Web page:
Medicare and Medicaid are both designed to help disabled citizens and seniors address health-care expenses, but there are significant differences between them:
Medicare is the federal health insurance program for people who are 65 or older, certain younger people with disabilities, and people with End-Stage Renal Disease (permanent kidney failure requiring dialysis or a transplant, sometimes called ESRD).
The different parts of Medicare help cover specific services:
Medicare Part A (Hospital Insurance): Part A covers inpatient hospital stays, care in a skilled nursing facility, hospice care, and some home health care.
Medicare Part B (Medical Insurance): Part B covers certain doctors’ services, outpatient care, medical supplies, and preventive services.
Medicare Part C (Medicare Advantage Plans): A type of Medicare health plan offered by a private company that contracts with Medicare to provide you with all your Part A and Part B benefits. Medicare Advantage Plans include Health Maintenance Organizations, Preferred Provider Organizations, Private Fee-for-Service Plans, Special Needs Plans, and Medicare Medical Savings Account Plans. If you’re enrolled in a Medicare Advantage Plan, most Medicare services are covered through the plan and aren’t paid for under Original Medicare. Most Medicare Advantage Plans offer prescription drug coverage.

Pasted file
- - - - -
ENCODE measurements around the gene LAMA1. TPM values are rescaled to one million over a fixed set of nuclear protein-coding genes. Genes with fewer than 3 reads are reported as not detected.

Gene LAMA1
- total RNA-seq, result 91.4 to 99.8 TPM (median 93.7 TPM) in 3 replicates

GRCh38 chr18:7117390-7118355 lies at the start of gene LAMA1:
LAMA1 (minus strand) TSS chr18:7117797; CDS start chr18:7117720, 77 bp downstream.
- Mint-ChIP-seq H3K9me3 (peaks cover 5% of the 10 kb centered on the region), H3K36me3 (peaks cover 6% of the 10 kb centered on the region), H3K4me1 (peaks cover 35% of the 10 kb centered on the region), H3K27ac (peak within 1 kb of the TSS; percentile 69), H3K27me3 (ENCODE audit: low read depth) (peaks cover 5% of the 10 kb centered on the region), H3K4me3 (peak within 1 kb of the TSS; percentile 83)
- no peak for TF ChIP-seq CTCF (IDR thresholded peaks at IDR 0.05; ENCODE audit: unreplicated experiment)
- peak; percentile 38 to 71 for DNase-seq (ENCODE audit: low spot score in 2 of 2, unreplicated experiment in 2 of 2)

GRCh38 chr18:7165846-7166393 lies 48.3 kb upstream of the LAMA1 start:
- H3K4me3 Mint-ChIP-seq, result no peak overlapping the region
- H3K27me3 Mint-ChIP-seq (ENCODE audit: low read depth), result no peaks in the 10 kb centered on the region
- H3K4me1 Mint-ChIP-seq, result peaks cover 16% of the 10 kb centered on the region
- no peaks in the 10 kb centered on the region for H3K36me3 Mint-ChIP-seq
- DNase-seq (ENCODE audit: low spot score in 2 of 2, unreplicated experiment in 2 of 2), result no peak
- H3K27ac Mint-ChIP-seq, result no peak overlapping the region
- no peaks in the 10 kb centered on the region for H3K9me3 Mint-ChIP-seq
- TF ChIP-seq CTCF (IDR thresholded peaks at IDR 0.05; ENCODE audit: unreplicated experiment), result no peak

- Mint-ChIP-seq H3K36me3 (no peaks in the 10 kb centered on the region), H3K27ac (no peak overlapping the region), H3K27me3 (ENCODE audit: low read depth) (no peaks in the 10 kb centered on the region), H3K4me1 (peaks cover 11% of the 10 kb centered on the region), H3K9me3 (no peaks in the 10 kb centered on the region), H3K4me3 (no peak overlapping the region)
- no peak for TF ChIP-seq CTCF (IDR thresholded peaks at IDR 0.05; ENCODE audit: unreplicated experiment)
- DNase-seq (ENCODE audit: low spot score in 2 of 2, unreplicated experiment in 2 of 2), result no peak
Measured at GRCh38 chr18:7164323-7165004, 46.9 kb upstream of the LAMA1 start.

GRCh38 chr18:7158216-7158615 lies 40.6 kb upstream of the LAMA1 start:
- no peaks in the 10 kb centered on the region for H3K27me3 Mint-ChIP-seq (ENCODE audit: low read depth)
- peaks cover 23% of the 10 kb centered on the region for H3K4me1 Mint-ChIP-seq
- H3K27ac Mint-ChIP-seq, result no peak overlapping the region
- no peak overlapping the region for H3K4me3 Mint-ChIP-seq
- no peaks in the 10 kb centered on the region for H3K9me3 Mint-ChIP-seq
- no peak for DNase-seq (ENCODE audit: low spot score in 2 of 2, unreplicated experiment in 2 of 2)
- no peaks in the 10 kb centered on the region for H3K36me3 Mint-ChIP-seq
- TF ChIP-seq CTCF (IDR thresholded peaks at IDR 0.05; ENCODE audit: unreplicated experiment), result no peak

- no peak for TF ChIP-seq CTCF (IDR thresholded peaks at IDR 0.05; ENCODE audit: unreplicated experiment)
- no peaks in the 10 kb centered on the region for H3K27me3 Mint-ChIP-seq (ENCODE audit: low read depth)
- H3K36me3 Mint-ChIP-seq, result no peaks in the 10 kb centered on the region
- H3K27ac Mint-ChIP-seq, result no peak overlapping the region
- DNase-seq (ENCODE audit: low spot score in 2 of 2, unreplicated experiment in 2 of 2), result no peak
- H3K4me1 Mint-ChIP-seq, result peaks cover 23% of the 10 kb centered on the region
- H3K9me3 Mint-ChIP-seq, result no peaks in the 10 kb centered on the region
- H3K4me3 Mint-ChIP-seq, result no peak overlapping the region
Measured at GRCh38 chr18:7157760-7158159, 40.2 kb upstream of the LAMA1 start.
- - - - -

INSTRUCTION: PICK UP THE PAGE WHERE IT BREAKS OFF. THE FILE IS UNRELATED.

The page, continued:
Medicare Part D (prescription drug coverage): Part D adds prescription drug coverage to Original Medicare, some Medicare Cost Plans, some Medicare Private-Fee-for-Service Plans, and Medicare Medical Savings Account Plans. These plans are offered by insurance companies and other private companies approved by Medicare. Medicare Advantage Plans may also offer prescription drug coverage that follows the same rules as Medicare Prescription Drug Plans.
Medicaid is a jointly funded, Federal-State health insurance program for low-income and needy people. It covers children, the aged, blind, and/or disabled and other people who are eligible to receive federally assisted income maintenance payments. Florida provides Medicaid eligibility to people eligible for Supplemental Security Income (SSI) benefits. In Florida, the SSI application is also the Medicaid application.